The Children

‘THE CHILDREN’: Ron Cook, Deborah Findlay & Francesca Annis. Photo: Joan Marcus

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Written by Lucy Kirkwood
Directed by James MacDonald
Through February 4, 2018
Samuel J. Friedman Theatre
261 West 47th Street



By Scott Harrah

Playwright Lucy Kirkwood’s The Children is loosely based on the 2011 nuclear catastrophe in Fukushima, Japan. In this provocative but often slow-as-molasses tale set in Great Britain, the story of 60-something retired nuclear engineers unfolds with lots of talky exposition, but fortunately the three cast members (all reprising roles from the original Royal Court Theatre production in London) give performances full of energy and the right amount of shading to make the characters’ tragic fate all too real.

The Children contains enough suspenseful elements and eerie talk of impending, end-of-days doom to make it seem like a modern-day “Twilight Zone” episode. Set in a remote cottage on the English coast, the show opens with Rose (Francesca Annis) standing in the kitchen, suffering a nosebleed. Her friend Hazel (Deborah Findlay) soon arrives to help her, cleaning the woman and offering tea and comfort. It turns out Rose is an old friend and fellow scientist and has been gone 38 years, and there’s a mysterious reason why she has returned decades later. Rose has been to the cottage before, but there’s far more to her story than that.

On the surface, Hazel and husband Robin (Ron Cook) appear to live normal lives as pensioners in their golden years. Hazel has a passion for making healthy food and practicing yoga, while Robin likes to go milk the cows nearby.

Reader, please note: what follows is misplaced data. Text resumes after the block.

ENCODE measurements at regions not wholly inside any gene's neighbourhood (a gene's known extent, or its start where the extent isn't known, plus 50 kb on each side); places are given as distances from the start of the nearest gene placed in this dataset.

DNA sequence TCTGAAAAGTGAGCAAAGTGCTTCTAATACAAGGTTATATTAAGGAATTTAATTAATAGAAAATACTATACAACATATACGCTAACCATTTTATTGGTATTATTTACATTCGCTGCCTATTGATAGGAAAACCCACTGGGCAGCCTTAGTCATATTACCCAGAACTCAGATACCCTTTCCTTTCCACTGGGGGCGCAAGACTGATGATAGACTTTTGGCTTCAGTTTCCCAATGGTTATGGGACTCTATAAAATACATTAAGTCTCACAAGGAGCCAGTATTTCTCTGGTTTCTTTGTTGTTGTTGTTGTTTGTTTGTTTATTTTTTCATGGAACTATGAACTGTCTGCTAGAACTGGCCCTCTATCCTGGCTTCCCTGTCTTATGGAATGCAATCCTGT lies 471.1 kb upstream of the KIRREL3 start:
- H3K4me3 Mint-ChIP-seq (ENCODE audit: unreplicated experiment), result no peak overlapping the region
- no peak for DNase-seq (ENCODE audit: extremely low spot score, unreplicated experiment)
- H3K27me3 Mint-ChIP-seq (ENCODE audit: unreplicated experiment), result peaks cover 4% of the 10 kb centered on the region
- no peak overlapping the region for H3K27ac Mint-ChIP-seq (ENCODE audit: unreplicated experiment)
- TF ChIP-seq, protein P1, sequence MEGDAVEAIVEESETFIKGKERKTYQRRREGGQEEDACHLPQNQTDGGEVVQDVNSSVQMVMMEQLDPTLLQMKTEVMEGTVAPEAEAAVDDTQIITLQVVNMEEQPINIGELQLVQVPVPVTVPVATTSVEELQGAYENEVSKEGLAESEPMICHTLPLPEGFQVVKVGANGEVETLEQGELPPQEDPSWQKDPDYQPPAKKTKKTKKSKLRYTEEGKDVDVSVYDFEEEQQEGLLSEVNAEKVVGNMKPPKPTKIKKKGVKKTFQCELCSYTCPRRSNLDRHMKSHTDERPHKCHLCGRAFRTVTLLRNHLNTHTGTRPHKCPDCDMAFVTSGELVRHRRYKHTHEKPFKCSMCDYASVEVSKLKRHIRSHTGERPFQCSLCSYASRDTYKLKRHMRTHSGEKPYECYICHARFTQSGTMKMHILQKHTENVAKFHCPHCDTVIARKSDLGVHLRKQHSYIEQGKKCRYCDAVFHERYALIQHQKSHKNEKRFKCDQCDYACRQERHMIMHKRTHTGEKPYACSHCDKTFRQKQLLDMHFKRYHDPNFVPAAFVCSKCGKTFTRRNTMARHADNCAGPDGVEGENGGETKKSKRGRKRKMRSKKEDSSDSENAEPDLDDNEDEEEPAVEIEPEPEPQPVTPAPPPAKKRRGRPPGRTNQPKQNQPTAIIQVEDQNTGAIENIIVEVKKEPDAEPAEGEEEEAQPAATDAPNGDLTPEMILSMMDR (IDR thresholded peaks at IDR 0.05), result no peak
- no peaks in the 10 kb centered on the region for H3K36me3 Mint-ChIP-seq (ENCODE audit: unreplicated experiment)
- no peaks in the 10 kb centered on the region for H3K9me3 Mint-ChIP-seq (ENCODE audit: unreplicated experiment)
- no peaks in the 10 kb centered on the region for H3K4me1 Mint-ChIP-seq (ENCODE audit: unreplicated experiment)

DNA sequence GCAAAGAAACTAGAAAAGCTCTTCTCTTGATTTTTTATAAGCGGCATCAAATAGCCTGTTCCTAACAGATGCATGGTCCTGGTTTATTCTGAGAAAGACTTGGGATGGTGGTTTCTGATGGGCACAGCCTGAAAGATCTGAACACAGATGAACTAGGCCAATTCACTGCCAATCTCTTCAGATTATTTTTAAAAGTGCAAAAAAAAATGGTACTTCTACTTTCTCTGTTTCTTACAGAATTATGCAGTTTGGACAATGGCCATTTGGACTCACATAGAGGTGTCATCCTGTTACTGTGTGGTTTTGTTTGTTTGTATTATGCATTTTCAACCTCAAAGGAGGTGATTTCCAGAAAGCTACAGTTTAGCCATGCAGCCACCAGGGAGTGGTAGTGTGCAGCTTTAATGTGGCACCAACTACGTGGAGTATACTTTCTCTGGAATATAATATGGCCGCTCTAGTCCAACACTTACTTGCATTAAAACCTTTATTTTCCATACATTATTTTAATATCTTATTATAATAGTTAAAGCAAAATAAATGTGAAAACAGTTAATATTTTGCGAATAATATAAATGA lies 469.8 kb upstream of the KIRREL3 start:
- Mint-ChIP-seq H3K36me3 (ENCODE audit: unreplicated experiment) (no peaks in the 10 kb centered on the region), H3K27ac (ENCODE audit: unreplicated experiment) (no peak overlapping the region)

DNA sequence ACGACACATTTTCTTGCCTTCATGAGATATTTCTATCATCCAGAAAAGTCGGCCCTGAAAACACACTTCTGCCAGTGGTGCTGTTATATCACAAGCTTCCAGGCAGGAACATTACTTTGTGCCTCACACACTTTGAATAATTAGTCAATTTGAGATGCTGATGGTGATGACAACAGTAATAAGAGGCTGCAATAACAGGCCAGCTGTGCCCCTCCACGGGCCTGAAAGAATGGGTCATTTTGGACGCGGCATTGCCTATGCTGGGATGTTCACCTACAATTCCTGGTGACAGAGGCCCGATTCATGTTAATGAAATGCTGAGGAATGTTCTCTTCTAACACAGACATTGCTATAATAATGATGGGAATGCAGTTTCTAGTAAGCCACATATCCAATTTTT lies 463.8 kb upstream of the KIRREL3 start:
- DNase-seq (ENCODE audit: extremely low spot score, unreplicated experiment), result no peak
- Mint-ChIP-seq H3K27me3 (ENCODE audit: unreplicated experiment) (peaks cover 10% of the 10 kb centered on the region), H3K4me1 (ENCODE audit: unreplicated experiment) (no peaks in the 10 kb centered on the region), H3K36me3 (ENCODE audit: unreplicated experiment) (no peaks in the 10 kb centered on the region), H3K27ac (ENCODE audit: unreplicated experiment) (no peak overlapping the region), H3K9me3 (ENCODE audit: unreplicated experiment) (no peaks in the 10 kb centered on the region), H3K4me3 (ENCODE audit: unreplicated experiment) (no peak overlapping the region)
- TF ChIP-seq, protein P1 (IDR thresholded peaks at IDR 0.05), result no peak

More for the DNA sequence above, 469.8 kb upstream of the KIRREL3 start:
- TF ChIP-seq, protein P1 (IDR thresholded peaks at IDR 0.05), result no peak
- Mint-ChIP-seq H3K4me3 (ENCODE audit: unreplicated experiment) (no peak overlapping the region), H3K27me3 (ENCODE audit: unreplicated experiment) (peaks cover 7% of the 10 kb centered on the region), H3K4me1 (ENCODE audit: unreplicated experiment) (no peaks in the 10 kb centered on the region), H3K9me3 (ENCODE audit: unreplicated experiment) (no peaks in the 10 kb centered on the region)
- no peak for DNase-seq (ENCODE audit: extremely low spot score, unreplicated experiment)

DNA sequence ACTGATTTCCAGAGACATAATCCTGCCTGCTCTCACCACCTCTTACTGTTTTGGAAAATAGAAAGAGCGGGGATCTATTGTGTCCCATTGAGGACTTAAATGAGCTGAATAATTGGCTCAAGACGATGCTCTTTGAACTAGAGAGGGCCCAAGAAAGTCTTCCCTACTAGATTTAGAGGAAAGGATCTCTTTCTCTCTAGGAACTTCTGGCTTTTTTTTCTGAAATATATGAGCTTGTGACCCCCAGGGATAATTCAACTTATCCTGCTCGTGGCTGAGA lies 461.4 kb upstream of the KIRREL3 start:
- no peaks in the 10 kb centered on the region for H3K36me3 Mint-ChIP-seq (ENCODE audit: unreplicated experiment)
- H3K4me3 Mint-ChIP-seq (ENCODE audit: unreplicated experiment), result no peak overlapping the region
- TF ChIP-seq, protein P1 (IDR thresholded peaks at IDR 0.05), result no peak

Without giving too much away, nothing is as mundane as it seems. An accident has occurred at the nuclear plant Hazel and Robin once worked for, and there are countless after effects, from roads that have been cracked asunder to faulty electricity and issues with toilets and sewage.

At nearly two hours long without an intermission, the show, with many unnecessary scenes, can be a slog to sit through. Director James MacDonald could have easily trimmed about 15 minutes of narrative fat (such as a pointless dance scene to a James Brown classic) to tighten the pace here. In addition, Hazel and Rose’s initial scene goes on interminably.

Ms. Kirkwood packs a lot of conflict into the show, but it feels like a good hour before anything really happens. Fortunately, the lighting and projection design by Peter Mumford and sound design by Max Pappenheim are haunting in all the right places. Best of all, Ms. Annis, Mr. Cook and Ms. Findlay are exquisite even when the material they have been given is not.



Edited by Scott Harrah
Published December 14, 2017
Reviewed at December 13, 2017 press performance.

The Children

‘THE CHILDREN’: Ron Cook & Francesca Annis. Photo: Joan Marcus

The Children

‘THE CHILDREN’: (left to right) Ron Cook, Deborah Findlay & Francesca Annis. Photo: Joan Marcus

The Children

‘THE CHILDREN’: Francesca Annis. Photo: Joan Marcus

The Children

‘THE CHILDREN’: Deborah Findlay & Ron Cook. Photo: Joan Marcus

‘THE CHILDREN’: Deborah Findlay. Photo: Joan Marcus

The Children

‘THE CHILDREN’: Ron Cook. Photo: Joan Marcus

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